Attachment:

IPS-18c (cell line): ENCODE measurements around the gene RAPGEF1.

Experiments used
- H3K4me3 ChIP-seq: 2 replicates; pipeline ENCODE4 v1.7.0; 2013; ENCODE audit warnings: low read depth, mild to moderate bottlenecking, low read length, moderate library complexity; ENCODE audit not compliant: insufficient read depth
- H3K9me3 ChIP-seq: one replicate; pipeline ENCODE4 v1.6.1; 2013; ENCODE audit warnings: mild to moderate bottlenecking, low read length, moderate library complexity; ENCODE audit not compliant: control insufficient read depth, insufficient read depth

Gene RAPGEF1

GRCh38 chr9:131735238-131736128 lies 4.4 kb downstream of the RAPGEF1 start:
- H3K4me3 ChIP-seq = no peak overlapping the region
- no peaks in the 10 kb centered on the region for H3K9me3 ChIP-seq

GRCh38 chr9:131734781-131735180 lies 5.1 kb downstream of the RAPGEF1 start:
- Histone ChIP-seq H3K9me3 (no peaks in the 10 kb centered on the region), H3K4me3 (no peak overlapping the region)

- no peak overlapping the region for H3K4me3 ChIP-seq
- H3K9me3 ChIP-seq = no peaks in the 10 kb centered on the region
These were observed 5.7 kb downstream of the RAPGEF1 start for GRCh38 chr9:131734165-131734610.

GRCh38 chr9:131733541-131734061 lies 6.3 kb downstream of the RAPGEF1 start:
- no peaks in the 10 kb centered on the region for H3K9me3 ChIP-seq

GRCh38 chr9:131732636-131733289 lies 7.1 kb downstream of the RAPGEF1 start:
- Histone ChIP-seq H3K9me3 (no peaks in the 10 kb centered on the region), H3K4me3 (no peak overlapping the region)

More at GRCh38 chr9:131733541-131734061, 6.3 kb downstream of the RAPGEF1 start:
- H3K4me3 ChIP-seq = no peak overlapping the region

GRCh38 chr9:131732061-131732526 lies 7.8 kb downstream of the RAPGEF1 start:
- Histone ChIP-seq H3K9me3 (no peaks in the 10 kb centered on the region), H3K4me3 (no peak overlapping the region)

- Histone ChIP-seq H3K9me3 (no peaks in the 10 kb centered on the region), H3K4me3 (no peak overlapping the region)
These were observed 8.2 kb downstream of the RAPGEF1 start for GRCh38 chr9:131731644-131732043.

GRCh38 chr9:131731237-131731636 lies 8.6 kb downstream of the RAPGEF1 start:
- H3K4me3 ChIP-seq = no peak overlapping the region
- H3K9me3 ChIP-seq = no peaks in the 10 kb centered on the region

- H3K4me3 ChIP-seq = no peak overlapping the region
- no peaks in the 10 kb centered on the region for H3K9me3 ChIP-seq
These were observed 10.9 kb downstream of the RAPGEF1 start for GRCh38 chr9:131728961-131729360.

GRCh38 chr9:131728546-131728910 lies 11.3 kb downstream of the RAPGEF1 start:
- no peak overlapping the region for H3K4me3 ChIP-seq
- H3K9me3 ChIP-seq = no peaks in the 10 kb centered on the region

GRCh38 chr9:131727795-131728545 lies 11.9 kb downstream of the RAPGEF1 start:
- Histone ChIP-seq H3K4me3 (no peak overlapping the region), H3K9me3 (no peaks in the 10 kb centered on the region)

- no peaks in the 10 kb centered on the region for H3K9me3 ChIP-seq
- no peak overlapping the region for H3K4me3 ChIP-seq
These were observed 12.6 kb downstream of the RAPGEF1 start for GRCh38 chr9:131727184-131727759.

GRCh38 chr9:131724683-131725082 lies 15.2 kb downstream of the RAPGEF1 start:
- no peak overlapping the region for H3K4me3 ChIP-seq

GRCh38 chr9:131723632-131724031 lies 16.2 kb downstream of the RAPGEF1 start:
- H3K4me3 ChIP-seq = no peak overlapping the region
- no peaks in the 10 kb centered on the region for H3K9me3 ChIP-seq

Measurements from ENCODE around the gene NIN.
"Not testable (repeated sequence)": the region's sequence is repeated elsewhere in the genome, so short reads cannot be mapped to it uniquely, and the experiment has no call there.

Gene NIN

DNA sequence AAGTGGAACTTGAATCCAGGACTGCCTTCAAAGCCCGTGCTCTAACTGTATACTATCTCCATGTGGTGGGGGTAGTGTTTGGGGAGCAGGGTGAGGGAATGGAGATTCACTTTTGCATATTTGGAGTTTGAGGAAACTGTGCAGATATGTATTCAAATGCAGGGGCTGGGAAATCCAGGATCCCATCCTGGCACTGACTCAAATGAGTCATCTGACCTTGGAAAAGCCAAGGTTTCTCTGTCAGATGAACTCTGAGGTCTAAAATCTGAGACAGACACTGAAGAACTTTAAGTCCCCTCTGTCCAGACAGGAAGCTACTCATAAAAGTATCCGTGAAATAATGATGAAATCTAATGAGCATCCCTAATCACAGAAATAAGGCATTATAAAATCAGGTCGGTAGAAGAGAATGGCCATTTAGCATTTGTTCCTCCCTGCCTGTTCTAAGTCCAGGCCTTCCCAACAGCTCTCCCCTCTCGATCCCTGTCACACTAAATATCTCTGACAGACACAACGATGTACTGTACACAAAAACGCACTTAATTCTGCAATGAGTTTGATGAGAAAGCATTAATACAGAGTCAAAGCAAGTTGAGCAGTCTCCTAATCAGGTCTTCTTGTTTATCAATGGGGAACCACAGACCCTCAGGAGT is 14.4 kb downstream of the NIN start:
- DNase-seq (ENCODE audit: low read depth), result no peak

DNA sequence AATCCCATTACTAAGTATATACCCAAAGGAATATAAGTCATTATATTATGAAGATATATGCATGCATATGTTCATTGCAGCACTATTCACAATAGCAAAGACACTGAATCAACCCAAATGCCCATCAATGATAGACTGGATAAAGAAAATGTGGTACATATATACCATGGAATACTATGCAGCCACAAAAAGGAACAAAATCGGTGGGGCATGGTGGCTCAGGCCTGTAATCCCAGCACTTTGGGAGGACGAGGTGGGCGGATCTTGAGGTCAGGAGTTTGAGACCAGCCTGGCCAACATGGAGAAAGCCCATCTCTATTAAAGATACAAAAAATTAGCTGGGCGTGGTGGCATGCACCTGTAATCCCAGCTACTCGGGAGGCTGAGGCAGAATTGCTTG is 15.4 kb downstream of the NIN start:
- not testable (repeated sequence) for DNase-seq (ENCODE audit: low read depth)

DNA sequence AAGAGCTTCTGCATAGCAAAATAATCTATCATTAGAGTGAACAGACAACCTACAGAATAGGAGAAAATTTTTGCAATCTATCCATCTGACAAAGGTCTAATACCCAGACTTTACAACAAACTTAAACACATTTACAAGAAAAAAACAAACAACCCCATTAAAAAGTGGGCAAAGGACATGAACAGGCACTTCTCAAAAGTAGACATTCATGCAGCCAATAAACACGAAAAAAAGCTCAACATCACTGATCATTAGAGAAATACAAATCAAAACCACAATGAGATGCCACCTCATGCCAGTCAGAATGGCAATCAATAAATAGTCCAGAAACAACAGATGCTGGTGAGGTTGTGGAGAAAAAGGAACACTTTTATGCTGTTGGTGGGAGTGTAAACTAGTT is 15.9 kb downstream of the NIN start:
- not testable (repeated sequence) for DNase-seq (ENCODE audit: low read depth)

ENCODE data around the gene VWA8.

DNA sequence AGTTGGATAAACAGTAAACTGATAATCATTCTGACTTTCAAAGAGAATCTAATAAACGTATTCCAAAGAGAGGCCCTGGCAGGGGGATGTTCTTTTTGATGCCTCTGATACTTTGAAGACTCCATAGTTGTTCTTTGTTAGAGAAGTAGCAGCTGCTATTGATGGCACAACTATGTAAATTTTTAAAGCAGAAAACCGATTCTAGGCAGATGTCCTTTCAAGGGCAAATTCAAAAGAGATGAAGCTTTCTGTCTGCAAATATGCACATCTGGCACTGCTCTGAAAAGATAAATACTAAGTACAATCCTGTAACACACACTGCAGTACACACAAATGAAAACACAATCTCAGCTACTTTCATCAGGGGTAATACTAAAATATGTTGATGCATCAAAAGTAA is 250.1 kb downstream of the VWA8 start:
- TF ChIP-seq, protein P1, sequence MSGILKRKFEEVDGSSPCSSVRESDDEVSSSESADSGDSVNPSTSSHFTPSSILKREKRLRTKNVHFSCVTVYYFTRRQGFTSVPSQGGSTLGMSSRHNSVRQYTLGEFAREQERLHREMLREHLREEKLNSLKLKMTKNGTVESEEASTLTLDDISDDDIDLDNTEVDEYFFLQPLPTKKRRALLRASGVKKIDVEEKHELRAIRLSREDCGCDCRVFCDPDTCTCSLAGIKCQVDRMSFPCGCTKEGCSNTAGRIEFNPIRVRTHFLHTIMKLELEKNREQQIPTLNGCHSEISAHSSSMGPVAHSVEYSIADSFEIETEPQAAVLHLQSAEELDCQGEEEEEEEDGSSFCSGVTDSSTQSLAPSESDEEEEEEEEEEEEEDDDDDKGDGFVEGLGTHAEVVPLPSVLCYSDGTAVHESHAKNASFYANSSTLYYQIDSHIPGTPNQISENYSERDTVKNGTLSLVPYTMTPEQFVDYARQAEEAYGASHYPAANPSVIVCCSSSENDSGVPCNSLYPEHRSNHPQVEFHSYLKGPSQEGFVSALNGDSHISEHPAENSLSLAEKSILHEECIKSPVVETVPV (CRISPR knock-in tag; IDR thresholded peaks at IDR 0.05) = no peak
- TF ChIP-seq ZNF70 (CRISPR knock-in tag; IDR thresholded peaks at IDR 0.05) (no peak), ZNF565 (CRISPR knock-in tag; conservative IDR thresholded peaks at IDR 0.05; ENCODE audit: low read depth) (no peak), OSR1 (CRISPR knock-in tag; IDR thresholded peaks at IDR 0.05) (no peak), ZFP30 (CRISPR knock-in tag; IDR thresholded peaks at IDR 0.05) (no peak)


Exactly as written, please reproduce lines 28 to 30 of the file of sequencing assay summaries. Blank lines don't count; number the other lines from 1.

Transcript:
- no peaks in the 10 kb centered on the region for H3K9me3 ChIP-seq
These were observed 10.9 kb downstream of the RAPGEF1 start for GRCh38 chr9:131728961-131729360.

GRCh38 chr9:131728546-131728910 lies 11.3 kb downstream of the RAPGEF1 start: